Bikes + Punk Rock = Freedom.
I was raised on a steady diet of bicycles and punk rock. Bicycles gave me the freedom to explore outside my neighborhood. Music, and especially punk music, gave expression to the angst that a kid growing up in Reagan-era America tended to feel. By my youthful definition, punk meant anything loud, abrasive, and unlikely to be heard on the radio. Around the age of 12, I witnessed art-punk pioneers Devo performing on Saturday Night Live. At about the same time, a kid named Mark Halliwell moved to town from Liverpool. Halliwell brought with him his collection of Sex Pistols records and raced at the local BMX track. I knew right at that moment, that punk music, combined with bicycles, would always be a part of my life.
Now in America, if you ride a bicycle beyond the age of 14, you are considered an anomaly at best, a freak by most. But at an age when most American youths were worrying about their acne, and itching to get their driver's permits, I continued to race my BMX, and search out the subversive punk bands that I read about in Action Now magazine at the local library. X, Black Flag, Circle Jerks, The Clash, Flipper, The Damned, Gang of Four.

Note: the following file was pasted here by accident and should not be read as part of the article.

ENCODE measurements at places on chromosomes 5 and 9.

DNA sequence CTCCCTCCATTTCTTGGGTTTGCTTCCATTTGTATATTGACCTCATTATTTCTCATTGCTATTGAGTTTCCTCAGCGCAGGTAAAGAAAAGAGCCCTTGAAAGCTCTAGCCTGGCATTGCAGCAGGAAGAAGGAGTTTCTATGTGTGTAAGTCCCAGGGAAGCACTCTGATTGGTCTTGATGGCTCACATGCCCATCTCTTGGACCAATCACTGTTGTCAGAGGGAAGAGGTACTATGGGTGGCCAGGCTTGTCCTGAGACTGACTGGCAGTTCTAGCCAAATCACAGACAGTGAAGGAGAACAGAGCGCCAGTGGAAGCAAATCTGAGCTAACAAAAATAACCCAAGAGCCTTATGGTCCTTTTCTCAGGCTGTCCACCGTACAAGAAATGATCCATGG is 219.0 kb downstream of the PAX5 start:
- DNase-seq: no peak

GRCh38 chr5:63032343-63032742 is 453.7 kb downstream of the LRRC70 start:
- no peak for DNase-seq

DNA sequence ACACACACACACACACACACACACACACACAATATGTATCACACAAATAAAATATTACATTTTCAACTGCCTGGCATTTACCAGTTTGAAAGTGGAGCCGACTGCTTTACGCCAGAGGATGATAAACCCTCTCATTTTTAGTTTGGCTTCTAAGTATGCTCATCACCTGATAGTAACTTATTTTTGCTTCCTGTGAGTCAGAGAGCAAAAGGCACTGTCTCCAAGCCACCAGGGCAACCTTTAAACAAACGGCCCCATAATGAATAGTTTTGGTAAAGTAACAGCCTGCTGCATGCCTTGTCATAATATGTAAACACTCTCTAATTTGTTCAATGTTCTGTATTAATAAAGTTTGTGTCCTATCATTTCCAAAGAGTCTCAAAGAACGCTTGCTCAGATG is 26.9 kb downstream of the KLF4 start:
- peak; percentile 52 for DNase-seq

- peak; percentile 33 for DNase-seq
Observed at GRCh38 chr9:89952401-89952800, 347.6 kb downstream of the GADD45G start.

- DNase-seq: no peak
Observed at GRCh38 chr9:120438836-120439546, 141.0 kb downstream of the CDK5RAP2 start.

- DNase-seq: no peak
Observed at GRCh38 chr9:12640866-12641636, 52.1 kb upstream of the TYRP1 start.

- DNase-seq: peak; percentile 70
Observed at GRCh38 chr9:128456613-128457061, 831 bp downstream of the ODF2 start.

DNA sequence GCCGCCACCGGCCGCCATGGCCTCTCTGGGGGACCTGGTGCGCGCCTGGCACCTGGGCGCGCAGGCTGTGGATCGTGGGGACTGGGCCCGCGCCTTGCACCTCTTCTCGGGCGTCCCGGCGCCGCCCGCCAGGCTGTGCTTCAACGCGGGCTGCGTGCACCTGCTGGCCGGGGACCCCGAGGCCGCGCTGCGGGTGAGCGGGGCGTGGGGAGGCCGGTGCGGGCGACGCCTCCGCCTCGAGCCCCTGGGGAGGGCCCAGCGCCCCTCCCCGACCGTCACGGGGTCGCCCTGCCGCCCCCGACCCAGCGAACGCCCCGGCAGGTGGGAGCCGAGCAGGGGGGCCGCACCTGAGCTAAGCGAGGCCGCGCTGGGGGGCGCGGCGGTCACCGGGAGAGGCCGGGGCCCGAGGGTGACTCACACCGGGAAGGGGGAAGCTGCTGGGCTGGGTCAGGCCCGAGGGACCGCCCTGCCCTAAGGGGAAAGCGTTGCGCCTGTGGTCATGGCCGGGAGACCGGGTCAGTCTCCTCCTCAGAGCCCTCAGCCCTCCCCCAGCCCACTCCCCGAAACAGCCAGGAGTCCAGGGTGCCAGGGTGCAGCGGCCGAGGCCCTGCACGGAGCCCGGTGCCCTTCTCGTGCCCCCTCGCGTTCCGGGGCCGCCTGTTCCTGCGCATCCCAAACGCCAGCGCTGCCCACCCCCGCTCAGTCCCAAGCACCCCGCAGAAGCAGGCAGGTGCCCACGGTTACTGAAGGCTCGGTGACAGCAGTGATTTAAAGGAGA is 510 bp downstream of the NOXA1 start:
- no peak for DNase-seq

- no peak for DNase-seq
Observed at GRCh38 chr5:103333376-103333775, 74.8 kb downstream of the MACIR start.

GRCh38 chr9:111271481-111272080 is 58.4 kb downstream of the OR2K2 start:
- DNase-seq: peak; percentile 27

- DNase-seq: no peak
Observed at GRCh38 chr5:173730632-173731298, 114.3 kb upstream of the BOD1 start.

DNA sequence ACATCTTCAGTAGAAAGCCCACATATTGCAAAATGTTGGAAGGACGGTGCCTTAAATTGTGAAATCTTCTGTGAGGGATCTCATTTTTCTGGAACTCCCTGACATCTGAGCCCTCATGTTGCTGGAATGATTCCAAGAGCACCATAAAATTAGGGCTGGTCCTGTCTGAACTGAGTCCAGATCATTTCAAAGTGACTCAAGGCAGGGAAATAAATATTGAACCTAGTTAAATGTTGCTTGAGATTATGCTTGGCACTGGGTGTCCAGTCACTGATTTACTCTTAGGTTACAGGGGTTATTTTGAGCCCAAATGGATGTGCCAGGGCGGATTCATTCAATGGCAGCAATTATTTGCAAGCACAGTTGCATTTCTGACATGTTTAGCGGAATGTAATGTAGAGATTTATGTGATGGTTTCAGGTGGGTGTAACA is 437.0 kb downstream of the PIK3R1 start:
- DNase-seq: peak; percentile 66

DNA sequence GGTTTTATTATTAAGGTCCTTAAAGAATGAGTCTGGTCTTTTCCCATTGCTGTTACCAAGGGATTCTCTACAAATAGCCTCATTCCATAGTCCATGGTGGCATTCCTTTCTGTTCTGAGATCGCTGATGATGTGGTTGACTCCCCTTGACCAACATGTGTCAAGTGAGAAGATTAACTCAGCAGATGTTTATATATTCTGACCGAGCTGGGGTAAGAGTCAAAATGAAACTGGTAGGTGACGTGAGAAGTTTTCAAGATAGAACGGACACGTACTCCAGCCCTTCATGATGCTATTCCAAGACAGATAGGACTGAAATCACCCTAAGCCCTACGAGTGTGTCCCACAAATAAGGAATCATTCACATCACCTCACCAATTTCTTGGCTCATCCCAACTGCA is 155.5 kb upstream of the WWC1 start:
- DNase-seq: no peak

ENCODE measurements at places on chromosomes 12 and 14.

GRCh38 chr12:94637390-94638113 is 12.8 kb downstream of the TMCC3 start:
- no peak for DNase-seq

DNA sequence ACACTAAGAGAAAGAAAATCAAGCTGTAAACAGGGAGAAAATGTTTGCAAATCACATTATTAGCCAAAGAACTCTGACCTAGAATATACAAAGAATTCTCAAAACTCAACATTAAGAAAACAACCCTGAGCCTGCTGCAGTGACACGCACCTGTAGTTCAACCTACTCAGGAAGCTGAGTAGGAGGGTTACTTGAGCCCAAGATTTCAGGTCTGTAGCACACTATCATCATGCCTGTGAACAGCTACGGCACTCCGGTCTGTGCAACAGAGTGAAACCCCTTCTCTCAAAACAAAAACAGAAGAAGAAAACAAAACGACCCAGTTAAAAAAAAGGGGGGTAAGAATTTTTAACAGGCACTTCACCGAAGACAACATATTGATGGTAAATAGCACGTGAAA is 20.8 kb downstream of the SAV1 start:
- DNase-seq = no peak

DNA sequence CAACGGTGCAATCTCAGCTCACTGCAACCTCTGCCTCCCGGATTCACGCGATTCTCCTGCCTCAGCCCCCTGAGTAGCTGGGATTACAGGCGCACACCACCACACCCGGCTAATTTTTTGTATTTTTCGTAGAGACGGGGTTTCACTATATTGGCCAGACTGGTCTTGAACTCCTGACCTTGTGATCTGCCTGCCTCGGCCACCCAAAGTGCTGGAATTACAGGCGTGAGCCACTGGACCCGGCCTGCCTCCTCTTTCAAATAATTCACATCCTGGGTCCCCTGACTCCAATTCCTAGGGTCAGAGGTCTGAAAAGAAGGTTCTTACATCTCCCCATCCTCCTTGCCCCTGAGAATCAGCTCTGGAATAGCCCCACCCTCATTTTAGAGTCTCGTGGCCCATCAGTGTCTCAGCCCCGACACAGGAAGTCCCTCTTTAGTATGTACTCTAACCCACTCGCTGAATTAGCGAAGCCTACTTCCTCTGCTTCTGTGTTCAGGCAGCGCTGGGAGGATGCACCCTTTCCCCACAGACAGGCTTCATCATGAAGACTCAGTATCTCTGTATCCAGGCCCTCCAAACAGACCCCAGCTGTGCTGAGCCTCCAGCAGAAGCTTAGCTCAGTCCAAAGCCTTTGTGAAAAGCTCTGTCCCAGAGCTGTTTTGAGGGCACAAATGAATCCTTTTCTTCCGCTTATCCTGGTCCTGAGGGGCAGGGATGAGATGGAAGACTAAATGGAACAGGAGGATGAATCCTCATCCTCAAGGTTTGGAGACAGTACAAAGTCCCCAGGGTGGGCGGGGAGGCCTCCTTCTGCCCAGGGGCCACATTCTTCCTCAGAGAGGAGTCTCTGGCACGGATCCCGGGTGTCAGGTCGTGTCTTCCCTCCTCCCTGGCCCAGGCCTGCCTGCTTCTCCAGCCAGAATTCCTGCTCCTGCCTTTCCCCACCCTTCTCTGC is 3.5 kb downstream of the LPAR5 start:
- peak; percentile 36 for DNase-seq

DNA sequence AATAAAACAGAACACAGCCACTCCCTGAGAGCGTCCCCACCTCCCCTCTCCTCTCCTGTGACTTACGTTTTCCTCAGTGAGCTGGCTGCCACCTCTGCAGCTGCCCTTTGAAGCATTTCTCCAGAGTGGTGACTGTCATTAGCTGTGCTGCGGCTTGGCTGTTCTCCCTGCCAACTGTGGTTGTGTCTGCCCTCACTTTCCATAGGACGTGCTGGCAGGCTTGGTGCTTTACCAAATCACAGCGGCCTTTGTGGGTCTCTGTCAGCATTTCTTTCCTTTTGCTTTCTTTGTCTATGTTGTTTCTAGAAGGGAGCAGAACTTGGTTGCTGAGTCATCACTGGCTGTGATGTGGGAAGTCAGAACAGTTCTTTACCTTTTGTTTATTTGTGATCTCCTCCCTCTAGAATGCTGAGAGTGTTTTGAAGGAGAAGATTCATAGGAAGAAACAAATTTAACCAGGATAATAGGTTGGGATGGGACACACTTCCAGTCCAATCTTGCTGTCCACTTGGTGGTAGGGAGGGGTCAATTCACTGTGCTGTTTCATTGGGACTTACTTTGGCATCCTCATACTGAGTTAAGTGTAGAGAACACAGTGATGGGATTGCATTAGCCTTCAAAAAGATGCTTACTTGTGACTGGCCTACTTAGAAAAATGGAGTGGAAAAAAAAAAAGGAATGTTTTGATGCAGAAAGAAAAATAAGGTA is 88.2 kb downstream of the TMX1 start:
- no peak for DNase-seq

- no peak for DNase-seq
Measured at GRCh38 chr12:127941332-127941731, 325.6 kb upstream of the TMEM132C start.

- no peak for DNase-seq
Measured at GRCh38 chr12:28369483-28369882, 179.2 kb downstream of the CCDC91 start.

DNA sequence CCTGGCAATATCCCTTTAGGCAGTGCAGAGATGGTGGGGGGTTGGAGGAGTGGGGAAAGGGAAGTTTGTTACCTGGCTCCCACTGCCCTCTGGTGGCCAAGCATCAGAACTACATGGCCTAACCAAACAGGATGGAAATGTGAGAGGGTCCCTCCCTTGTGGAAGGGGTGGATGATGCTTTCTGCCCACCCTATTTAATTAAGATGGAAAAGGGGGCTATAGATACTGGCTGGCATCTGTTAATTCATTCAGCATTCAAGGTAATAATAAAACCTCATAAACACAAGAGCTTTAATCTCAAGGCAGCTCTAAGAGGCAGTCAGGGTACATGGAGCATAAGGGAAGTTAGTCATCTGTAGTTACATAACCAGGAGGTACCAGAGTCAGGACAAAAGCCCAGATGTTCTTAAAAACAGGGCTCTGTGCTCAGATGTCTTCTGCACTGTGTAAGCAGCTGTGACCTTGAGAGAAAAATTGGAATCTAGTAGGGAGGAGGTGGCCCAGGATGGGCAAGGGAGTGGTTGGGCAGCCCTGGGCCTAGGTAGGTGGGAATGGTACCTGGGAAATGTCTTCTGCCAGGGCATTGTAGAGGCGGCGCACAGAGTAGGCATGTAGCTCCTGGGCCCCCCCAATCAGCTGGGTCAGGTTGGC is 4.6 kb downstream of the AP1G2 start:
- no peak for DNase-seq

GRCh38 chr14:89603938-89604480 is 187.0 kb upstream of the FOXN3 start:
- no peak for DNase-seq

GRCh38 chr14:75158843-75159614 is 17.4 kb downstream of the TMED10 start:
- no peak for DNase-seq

When I got to college, it became obvious that the status quo was all about chasing the carrot; getting a university degree in order to make enough money to live the "American Dream." The message seemed to be, "Sorry son, but play time is over. Put away the bicycle, put away the punk rock records. You've got work to do." Bollocks to that, I said. I live in Minneapolis. Bands tour through here all the time. I've got access to live music seven nights a week. And what better way to get to the venue than on my bike? I can enjoy that 4th, 5th, 6th drink, get my punk rock on, and not worry about driving home drunk after the show. Plus, in the cold Minneapolis winters you can stash your jacket, hat, and gloves in the messenger bag, check it at the coat check, and not have to sweat through the band's set with your parka on.
Unless you want to see a show at the 400 Bar on the West Bank. Those motherfuckers have some posturing rock star attitude, and don't allow messenger bags or backpacks of any kind, and yet don't offer a coat check. Apparently they expect you to drive a car. But what would you expect from a bar that charges $4 for a pint of shit domestic beer? Fuck 'em.
Oh, and I did finish my degree; English Literature. Still, I never left the bike industry and being a hack bike journo let's me put that degree to use. Sort of. But I'll never quit riding, never quit rocking. Pass me a pint!